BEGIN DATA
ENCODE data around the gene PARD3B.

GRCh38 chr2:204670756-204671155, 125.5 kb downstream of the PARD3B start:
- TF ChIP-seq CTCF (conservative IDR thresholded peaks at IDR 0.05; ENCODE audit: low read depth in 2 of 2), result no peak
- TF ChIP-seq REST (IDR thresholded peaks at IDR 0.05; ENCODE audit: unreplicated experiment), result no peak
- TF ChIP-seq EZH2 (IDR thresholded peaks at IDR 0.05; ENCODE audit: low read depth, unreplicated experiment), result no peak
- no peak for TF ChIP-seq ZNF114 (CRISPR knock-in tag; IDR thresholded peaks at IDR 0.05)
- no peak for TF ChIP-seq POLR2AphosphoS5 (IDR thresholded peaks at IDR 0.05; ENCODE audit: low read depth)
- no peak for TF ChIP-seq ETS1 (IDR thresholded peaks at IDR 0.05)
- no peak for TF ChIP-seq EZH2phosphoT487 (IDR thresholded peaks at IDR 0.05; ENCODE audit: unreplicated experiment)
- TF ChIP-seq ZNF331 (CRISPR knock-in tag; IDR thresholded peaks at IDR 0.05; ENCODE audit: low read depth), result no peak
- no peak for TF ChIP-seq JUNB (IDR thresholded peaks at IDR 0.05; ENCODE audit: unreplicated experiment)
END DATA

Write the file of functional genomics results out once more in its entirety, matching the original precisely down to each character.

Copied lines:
ENCODE data around the gene PARD3B.

GRCh38 chr2:204670756-204671155, 125.5 kb downstream of the PARD3B start:
- TF ChIP-seq CTCF (conservative IDR thresholded peaks at IDR 0.05; ENCODE audit: low read depth in 2 of 2), result no peak
- TF ChIP-seq REST (IDR thresholded peaks at IDR 0.05; ENCODE audit: unreplicated experiment), result no peak
- TF ChIP-seq EZH2 (IDR thresholded peaks at IDR 0.05; ENCODE audit: low read depth, unreplicated experiment), result no peak
- no peak for TF ChIP-seq ZNF114 (CRISPR knock-in tag; IDR thresholded peaks at IDR 0.05)
- no peak for TF ChIP-seq POLR2AphosphoS5 (IDR thresholded peaks at IDR 0.05; ENCODE audit: low read depth)
- no peak for TF ChIP-seq ETS1 (IDR thresholded peaks at IDR 0.05)
- no peak for TF ChIP-seq EZH2phosphoT487 (IDR thresholded peaks at IDR 0.05; ENCODE audit: unreplicated experiment)
- TF ChIP-seq ZNF331 (CRISPR knock-in tag; IDR thresholded peaks at IDR 0.05; ENCODE audit: low read depth), result no peak
- no peak for TF ChIP-seq JUNB (IDR thresholded peaks at IDR 0.05; ENCODE audit: unreplicated experiment)